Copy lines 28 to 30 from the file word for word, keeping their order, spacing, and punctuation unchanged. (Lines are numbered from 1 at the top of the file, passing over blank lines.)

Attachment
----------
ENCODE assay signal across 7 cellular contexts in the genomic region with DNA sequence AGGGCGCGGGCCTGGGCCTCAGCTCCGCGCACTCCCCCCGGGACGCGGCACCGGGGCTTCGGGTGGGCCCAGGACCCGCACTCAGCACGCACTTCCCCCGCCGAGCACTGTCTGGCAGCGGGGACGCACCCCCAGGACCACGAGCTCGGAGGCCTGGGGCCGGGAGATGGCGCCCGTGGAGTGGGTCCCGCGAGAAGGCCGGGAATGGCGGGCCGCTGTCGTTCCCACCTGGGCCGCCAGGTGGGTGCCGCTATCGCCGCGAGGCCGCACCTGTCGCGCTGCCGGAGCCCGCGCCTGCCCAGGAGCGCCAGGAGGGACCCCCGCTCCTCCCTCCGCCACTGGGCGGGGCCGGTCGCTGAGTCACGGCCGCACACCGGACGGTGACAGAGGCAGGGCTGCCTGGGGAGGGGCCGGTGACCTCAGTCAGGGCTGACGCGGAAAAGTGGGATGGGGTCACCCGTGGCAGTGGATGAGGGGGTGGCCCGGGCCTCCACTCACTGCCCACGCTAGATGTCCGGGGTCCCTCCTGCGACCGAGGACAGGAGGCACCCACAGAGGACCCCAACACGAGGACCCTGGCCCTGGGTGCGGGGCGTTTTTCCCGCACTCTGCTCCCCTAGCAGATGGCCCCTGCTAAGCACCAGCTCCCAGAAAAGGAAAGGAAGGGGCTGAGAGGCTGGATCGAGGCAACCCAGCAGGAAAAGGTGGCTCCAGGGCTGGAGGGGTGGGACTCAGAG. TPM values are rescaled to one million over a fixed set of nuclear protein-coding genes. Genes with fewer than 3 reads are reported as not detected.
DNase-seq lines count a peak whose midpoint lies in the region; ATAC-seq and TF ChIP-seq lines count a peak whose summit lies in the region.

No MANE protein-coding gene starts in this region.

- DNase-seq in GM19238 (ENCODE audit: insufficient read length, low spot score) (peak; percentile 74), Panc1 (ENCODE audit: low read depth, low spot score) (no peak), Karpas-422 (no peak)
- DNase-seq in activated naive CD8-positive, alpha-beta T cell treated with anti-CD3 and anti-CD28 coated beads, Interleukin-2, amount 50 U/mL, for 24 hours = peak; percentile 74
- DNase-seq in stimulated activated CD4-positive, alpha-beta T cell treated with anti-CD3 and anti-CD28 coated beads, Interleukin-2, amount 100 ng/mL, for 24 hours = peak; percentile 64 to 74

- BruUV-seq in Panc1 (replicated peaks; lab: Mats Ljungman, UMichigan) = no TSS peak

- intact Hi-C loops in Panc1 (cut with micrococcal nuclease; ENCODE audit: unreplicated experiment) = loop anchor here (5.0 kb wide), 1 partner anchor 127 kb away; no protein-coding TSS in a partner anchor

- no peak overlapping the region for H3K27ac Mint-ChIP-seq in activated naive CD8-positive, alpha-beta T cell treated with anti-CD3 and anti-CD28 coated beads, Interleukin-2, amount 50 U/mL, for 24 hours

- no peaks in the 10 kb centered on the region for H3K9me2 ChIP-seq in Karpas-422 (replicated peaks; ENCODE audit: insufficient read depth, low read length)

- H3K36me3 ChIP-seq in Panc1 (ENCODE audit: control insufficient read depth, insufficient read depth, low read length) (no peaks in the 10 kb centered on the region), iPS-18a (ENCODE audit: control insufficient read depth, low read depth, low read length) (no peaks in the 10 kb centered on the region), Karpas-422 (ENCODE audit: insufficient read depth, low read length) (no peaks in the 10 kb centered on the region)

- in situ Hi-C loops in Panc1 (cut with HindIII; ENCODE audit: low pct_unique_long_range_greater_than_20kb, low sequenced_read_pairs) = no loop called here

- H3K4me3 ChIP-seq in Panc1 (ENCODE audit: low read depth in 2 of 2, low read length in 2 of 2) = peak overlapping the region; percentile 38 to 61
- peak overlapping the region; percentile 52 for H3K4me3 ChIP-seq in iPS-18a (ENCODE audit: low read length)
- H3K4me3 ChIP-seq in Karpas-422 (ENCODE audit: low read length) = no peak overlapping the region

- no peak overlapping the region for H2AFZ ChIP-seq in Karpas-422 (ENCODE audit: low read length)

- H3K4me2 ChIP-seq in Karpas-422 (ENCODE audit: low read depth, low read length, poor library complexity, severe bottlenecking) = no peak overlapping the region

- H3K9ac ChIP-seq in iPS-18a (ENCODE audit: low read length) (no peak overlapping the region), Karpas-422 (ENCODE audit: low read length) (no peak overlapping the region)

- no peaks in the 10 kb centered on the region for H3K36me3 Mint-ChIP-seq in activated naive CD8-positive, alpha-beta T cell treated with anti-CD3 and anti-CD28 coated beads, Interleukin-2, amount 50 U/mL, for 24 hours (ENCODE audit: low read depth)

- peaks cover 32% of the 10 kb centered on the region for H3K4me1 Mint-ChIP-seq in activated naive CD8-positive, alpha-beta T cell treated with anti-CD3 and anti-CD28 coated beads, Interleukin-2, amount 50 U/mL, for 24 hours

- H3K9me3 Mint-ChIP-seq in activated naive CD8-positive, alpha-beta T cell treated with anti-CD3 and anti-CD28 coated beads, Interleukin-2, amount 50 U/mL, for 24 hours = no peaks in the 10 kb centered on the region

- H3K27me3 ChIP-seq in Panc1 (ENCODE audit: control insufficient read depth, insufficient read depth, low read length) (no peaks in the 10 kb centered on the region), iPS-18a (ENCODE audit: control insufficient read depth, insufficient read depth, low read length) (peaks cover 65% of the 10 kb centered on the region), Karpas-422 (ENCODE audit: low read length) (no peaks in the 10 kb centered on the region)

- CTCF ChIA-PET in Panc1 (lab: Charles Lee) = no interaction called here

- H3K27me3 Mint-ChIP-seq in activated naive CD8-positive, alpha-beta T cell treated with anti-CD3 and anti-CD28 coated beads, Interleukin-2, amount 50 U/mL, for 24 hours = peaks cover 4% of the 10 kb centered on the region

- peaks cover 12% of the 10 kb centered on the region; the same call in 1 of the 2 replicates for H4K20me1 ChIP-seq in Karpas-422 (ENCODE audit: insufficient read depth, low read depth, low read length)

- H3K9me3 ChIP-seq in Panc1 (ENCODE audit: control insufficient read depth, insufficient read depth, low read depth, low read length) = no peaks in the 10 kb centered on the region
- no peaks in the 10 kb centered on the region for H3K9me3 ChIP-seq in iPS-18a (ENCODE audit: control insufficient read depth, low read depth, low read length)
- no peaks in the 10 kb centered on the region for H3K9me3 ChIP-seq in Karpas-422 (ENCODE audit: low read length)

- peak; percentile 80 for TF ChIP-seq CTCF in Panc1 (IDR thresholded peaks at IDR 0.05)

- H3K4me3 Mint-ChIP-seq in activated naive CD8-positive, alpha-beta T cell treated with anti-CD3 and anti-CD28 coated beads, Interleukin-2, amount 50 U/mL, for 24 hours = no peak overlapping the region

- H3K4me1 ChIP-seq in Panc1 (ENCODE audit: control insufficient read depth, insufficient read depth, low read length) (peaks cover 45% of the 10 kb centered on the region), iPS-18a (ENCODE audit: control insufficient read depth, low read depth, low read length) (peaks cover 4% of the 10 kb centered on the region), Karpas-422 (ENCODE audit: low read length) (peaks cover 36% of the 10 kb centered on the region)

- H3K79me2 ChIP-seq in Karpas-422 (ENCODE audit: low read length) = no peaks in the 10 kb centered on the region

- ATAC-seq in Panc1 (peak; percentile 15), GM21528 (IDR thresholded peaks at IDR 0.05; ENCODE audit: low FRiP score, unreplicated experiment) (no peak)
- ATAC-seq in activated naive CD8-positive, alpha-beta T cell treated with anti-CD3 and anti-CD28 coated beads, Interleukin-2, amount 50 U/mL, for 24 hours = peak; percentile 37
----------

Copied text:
- no peaks in the 10 kb centered on the region for H3K9me3 ChIP-seq in Karpas-422 (ENCODE audit: low read length)

- peak; percentile 80 for TF ChIP-seq CTCF in Panc1 (IDR thresholded peaks at IDR 0.05)

- H3K4me3 Mint-ChIP-seq in activated naive CD8-positive, alpha-beta T cell treated with anti-CD3 and anti-CD28 coated beads, Interleukin-2, amount 50 U/mL, for 24 hours = no peak overlapping the region